Review of Grochalski's "starting with the last name grochalski"

John Grochalski’s poetry collection, starting with the last name grochalski, is a little world in itself. Each poem could stand alone, but together they comprise a glimpse into the life of a would-be poet and novelist struggling under the weight of repetitious, ordinary life. He seeks flashes of genius, responding to works of Bukowski and Kerouac with laughter and tears that look crazed to those around him, as in “gallows humor” or “crying over kerouac… again.” He expresses wonderment at the sight of a woman applying “deodorant” on public transportation.

Grochalski once stated that "there is no such thing as writer's block," and draws inspiration  from perspiration. Yet he is all too aware that these moments are what another poet called "vacations of life," the time in between the dull grind of the week. His job exists, in this collection of poems, as a gray haze that he just came from and must go back to; something he tries to forget in the meantime.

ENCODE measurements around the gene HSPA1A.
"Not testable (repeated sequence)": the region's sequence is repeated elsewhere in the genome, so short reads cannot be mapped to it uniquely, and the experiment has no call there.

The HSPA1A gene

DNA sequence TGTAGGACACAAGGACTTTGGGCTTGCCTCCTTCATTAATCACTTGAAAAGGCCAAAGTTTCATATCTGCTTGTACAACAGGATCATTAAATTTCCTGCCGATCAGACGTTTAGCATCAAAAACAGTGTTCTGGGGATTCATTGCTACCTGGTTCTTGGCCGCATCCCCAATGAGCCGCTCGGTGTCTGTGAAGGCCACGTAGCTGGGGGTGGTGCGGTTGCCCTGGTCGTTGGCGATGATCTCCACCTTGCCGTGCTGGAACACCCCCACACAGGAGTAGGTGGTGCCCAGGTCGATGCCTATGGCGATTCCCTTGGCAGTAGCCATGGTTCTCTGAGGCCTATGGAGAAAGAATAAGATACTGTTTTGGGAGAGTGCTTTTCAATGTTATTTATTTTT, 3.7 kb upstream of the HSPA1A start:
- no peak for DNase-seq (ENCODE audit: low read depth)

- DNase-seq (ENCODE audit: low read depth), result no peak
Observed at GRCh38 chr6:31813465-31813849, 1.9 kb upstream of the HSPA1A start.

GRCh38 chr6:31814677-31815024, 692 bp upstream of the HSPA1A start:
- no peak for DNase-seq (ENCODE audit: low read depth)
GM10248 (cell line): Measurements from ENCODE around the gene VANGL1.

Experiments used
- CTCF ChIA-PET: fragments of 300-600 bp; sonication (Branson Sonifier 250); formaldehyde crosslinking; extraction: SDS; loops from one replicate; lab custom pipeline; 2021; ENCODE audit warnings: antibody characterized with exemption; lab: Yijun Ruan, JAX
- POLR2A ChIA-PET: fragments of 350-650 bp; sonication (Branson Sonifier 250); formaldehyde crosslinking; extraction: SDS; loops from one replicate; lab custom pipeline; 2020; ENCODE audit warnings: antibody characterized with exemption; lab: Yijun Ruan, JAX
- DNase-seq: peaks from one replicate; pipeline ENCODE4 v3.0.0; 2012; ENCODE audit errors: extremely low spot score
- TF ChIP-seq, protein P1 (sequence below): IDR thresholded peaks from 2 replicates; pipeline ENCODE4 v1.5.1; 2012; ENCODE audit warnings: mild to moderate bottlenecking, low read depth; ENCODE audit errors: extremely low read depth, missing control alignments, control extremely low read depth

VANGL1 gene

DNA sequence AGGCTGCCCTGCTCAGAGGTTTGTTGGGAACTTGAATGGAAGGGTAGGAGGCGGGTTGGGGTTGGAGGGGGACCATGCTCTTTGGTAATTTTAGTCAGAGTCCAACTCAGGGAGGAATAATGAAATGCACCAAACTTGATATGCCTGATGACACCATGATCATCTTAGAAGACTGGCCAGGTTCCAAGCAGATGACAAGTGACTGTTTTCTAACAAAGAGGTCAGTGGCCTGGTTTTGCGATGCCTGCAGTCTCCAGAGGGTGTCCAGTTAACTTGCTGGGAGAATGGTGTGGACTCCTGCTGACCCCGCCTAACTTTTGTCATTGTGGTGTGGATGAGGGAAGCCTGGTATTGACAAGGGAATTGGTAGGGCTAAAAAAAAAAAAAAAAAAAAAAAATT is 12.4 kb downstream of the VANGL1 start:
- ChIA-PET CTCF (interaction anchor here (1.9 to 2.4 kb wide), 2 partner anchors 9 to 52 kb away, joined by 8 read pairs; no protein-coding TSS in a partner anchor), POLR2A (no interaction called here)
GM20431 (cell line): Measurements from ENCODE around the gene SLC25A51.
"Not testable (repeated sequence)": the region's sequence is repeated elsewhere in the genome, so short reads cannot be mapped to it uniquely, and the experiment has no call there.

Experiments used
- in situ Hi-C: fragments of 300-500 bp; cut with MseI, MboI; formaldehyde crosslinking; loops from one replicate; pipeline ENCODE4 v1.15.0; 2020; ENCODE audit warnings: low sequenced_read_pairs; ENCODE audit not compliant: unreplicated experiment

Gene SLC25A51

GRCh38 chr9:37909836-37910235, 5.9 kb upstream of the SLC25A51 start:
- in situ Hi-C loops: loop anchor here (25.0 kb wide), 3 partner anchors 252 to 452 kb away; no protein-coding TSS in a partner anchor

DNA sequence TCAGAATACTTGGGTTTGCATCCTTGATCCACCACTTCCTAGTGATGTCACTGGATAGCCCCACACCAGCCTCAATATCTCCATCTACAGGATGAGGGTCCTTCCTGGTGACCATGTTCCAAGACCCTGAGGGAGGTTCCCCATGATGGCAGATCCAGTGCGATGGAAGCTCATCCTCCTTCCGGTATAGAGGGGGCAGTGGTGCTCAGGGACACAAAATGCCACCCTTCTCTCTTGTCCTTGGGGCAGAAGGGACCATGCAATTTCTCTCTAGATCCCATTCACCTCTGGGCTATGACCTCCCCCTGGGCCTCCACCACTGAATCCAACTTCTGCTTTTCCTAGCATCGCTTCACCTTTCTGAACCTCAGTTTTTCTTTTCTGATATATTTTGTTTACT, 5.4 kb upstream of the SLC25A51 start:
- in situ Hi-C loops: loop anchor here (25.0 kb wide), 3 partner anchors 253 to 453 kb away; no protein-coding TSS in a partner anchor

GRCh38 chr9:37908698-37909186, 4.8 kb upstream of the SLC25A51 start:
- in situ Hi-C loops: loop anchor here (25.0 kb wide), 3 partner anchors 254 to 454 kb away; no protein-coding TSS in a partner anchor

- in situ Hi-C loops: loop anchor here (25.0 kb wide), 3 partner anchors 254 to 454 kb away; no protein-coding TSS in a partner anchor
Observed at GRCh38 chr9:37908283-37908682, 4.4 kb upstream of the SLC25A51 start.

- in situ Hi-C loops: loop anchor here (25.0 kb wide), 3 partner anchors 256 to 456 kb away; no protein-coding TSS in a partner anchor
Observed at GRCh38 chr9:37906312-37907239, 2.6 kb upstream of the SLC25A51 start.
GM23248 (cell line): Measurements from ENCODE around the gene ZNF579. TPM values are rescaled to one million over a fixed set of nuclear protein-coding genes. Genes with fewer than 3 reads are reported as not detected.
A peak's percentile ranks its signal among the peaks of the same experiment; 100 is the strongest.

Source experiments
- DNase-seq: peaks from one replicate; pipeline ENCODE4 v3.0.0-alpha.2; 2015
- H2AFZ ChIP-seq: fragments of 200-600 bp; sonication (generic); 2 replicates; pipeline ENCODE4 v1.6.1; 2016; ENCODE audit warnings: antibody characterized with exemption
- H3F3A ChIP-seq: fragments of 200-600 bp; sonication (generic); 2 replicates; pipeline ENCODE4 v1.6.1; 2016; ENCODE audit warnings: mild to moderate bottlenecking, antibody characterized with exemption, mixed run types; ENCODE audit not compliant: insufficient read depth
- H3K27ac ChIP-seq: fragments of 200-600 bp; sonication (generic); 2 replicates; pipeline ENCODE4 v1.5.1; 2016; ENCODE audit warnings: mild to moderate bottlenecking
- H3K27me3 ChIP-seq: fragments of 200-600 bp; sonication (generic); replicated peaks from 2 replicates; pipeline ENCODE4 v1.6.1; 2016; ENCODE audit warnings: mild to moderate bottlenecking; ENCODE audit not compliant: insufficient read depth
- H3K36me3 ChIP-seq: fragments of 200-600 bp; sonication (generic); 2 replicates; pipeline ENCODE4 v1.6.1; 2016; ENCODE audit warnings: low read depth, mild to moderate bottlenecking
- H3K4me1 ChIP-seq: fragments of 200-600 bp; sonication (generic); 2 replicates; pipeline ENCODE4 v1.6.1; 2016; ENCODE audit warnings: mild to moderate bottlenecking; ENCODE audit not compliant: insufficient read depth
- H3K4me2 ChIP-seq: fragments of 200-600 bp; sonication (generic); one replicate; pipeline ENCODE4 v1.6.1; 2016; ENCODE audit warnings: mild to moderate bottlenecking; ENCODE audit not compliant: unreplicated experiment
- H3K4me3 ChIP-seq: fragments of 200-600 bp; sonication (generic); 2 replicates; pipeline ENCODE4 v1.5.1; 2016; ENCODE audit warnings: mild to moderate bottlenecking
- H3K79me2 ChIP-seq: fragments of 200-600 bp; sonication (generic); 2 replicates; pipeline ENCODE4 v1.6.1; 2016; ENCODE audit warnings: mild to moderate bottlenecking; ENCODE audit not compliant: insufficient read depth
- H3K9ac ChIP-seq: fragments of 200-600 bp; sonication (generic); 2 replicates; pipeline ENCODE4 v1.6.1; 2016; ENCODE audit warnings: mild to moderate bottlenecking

Indeed, the poet seems tormented by these bright moments in a way because he knows they exist, and is horribly aware that most of his life does not measure up to them, any more than most writers measure up to Bukowski or Kerouac, or Bruno Schulz or Kafka, or whoever your heroes are who illuminate the familiar with the lightning-flash of ostranenie.

And sometimes it happens, as in the wonderfully odd “bug noir.”

There is something vulnerable about Grochalski’s hard-bitten poems. He   has the courage to live with facts that most of us do not admit except in times of crisis. That is, even the best of us do not feel like artists. We try to reach that idealized world of “real poets” that we feel like our heroes must have moved through like a fish in water, but we fear that the limit of our own ability is to grow older while merely “looking like an artist.”
Grochalski may or may not look like an artist, but his poetry is more than skin-deep.
The Editor has been published in Copperwood Review, Humanist Magazine, Niche, The Journal of Humanistic Psychology, and has poems scheduled for publication in Poetry Pacific Magazine.